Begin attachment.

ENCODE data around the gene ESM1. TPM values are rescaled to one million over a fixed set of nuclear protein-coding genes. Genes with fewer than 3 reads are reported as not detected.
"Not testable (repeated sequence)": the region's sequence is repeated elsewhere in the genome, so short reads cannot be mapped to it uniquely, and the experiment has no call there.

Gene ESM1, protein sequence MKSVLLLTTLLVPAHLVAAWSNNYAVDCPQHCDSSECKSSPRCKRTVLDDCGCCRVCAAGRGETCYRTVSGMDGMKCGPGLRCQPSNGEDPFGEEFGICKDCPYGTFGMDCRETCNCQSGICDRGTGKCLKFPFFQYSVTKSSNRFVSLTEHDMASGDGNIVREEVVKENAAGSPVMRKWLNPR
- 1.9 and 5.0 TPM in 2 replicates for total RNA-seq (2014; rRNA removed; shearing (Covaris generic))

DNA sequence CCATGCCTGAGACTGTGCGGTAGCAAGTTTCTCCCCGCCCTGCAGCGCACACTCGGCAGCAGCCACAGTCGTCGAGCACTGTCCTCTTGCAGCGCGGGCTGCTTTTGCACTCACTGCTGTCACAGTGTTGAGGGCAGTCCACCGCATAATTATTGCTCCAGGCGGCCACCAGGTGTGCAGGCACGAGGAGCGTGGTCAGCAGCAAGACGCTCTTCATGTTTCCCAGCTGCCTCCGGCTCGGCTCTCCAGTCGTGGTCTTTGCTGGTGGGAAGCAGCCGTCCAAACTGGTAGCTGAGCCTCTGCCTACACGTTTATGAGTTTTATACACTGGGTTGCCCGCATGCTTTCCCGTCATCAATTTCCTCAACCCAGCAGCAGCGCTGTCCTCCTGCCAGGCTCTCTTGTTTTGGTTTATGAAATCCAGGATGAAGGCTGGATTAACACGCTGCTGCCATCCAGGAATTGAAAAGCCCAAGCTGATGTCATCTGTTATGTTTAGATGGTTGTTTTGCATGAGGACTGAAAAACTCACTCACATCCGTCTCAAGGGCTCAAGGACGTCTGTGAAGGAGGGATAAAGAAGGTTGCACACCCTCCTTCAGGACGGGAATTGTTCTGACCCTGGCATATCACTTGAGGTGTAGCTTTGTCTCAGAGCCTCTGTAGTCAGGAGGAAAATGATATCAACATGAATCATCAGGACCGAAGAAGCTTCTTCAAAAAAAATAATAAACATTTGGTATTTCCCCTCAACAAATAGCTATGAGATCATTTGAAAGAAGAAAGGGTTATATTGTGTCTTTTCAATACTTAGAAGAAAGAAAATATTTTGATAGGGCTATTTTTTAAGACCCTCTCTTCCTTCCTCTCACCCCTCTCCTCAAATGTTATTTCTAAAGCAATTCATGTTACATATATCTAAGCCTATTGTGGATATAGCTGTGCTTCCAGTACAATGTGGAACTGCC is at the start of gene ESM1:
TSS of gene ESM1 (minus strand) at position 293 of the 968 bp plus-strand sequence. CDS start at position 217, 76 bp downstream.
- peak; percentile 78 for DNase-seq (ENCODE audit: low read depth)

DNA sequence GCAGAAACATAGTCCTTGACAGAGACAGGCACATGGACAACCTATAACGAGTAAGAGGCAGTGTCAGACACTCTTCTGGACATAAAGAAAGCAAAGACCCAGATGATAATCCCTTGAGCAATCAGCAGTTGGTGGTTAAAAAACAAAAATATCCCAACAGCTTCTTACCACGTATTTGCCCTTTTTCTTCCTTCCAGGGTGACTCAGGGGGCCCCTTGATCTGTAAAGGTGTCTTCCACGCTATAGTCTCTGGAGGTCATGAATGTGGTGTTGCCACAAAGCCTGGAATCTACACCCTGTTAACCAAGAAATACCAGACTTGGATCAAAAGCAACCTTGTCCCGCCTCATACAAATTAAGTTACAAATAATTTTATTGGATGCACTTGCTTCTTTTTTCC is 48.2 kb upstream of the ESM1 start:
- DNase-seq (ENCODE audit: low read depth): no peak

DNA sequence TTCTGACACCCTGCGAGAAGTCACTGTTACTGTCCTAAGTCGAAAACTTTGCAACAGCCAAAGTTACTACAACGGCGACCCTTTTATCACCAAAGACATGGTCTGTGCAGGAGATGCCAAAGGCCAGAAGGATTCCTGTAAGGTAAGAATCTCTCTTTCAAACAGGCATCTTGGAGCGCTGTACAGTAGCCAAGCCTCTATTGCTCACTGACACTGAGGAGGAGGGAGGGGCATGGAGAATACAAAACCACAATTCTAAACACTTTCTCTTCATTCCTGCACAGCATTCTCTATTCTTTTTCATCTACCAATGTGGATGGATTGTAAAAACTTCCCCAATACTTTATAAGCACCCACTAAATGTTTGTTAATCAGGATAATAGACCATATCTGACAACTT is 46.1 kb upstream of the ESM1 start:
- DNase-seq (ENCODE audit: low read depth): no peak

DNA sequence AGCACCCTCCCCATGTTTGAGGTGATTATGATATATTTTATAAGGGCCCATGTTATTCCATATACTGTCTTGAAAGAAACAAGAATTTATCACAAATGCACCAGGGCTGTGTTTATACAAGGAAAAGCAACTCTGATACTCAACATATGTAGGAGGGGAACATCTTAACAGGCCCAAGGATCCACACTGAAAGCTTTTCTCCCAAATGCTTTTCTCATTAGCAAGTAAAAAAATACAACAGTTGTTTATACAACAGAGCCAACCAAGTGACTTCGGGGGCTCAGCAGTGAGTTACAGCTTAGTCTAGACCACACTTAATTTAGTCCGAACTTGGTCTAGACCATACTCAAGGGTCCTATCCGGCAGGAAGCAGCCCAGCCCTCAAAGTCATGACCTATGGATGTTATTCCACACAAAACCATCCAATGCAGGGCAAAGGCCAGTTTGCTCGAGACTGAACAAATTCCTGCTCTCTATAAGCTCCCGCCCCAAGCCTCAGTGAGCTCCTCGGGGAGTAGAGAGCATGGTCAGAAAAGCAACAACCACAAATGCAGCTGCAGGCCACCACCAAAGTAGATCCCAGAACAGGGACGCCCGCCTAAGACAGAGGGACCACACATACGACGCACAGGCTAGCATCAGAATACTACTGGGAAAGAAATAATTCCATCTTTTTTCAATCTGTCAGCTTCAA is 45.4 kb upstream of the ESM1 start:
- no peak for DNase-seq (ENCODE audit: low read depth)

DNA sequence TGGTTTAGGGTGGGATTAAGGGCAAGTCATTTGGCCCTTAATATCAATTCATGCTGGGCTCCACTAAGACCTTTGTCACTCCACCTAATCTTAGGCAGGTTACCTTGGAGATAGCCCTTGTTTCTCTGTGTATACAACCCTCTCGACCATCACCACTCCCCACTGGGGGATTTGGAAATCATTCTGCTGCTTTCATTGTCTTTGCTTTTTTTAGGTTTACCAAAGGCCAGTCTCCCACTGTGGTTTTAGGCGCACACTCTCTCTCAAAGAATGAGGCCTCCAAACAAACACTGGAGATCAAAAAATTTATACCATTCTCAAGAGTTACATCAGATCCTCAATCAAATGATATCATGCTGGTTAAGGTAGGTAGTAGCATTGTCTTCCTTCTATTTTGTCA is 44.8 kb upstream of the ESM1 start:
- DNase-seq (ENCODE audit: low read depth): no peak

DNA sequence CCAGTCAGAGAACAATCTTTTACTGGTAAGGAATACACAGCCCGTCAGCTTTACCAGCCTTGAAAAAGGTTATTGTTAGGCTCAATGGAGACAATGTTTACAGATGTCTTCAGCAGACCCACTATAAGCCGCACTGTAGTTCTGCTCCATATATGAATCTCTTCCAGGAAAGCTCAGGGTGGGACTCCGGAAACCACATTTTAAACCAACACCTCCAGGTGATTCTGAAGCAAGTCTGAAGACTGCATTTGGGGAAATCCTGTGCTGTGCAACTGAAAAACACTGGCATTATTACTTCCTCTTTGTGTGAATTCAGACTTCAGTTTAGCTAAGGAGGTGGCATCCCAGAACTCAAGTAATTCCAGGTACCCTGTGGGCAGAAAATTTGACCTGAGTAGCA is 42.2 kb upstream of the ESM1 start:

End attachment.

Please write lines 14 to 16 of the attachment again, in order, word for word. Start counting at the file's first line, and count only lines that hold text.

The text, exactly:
DNA sequence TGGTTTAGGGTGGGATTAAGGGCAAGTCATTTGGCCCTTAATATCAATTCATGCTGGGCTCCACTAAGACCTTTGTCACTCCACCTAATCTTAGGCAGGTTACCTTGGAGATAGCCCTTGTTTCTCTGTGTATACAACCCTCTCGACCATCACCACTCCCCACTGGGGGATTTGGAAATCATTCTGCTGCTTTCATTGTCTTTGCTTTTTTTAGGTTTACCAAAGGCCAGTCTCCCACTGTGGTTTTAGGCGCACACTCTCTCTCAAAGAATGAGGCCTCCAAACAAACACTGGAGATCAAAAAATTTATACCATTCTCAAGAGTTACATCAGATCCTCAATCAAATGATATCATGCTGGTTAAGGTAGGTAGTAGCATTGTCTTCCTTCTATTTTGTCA is 44.8 kb upstream of the ESM1 start:
- DNase-seq (ENCODE audit: low read depth): no peak

DNA sequence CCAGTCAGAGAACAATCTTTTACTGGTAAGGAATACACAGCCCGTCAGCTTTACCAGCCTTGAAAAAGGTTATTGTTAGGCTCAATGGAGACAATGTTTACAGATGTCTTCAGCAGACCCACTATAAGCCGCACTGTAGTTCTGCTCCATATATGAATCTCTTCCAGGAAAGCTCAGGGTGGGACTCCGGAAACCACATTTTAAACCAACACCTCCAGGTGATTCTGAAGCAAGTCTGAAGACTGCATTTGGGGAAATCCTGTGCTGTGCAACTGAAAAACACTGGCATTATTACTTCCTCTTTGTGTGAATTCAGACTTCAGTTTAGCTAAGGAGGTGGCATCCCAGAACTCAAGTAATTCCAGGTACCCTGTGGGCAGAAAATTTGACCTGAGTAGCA is 42.2 kb upstream of the ESM1 start: